M.L.A. Format Basics: All of your formal written assignments will follow M.L.A. format: Typing, Printing, Font: Avoid script or other fancy print; use a standard font (Times New Roman or Calibri) and a standard size such as 12 point. Be sure to choose a high-quality printer and print only on one side of the paper. Justify the left margin only; full justification is incorrect in an MLA document. Always keep a backup copy on flash. Margins: Use one-inch margins on all sides, except when inserting a heading with page numbers. To set your margins, locate “PAGE LAYOUT TAB,” go to “PAGE SETUP” and switch the margin settings to 1 inch. Set the top margin to ½ inch to account for a separate page number line. The first word of each paragraph should be indented one-half inch or five spaces from the left margin. Each block quotation should be indented one inch or ten spaces from the left margin. Spacing: Double-space EVERYTHING, including block quotations and the works-cited list. Page Numbers: Your last name and page number should appear in the right-hand corner of each page. Insert Tab Page Number Select “Top of Page” Select “Plain Number 3” Type in Last Name before page number Close Header/Footer Heading and Title: DO NOT INCLUDE A TITLE PAGE. Your heading is on the first page and it includes: Your name Teacher’s Name Course Name, Period Date (20 August 2013) Double-space and then type your title, centered. Capitalize all significant words in the title. Do not underline your title, or put it in quotes, or put it all in capitals. Following the title, double-space, indent, and begin the text. Do not include more spaces than indicated. (Italicize titles of books.)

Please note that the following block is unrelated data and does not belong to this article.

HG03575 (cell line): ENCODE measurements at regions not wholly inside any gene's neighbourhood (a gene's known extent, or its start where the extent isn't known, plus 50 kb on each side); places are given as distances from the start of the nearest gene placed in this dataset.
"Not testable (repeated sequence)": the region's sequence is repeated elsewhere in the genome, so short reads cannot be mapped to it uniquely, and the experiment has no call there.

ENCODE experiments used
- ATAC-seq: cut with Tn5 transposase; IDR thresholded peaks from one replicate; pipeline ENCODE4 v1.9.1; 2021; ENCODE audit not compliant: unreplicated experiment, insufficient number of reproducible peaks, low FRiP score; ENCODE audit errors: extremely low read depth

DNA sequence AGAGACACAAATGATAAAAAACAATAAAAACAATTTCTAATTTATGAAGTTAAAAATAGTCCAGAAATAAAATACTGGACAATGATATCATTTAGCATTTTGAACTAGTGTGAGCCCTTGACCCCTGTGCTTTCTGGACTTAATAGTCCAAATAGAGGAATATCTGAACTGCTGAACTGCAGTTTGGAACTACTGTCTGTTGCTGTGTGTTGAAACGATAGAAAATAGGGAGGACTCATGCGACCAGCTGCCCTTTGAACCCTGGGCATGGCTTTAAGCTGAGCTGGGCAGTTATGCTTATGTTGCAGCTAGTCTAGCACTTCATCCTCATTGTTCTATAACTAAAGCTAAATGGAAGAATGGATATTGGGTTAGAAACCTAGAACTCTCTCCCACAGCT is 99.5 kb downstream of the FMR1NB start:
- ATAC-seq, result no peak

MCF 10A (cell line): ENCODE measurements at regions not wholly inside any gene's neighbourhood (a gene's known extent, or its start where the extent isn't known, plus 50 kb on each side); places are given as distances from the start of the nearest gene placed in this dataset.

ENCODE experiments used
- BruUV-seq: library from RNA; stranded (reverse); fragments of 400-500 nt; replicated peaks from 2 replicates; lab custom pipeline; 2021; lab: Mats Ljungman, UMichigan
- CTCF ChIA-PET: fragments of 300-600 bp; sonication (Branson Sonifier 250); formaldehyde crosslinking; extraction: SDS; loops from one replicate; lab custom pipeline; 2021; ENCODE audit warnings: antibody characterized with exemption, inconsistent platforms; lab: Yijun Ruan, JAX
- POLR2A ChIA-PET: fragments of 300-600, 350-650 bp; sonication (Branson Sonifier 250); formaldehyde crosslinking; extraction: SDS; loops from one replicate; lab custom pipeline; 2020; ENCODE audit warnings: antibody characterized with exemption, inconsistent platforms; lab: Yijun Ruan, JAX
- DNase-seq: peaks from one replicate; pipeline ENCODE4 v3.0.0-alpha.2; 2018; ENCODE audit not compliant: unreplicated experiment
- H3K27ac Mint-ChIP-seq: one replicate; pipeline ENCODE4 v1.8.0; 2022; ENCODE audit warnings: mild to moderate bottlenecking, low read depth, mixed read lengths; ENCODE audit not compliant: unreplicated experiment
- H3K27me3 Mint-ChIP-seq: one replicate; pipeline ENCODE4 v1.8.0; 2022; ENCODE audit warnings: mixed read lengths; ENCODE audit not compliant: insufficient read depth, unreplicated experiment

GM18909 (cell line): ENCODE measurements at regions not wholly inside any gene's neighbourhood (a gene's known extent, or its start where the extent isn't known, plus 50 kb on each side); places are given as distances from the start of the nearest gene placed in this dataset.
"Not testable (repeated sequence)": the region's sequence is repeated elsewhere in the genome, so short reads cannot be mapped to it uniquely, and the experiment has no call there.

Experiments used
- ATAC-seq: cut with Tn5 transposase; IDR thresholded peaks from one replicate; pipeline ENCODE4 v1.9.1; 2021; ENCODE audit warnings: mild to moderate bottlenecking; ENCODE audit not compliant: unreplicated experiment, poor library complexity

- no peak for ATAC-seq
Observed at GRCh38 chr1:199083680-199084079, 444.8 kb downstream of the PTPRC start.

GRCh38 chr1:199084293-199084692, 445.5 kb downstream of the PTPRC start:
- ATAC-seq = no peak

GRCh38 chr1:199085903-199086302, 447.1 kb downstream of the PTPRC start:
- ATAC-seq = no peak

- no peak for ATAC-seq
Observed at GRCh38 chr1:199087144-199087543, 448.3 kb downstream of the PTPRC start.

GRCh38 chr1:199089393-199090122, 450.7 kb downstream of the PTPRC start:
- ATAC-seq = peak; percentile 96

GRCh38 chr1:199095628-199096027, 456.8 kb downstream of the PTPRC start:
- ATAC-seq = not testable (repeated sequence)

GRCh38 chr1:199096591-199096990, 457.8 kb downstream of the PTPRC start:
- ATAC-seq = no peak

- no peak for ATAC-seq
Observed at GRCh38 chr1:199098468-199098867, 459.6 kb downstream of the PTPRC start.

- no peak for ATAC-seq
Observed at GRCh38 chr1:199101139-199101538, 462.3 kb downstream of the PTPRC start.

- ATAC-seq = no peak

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Smith1 Joe Smith Mrs. Sweet Literature and Composition, Period 3 24 August 2015 Hero’s Journey Movie Analysis Historically, women have always been required to defer to men, allowing husbands and relatives to make decisions for them and tell them how to act. Even now, in the twenty-first century, women encounter discrimination. If it is difficult for a woman to be taken seriously when she goes against the grain now, imagine what it must have been like in ancient China. When a young girl named Mulan, in a Disney movie of the same name, masquerades as a man and joins the army, she is able to save all of China with her bravery and guile. Mulan’s hero’s journey allows her to change from a girl whose life was bound by tradition to a woman who defied society’s laws and found the strength within that she didn’t know she had. Mulan changes…. NOTE: When your assignment is longer than a single paragraph, do not add extra spaces between paragraphs. -----------------------------------------------------------------------------------------------------------------------------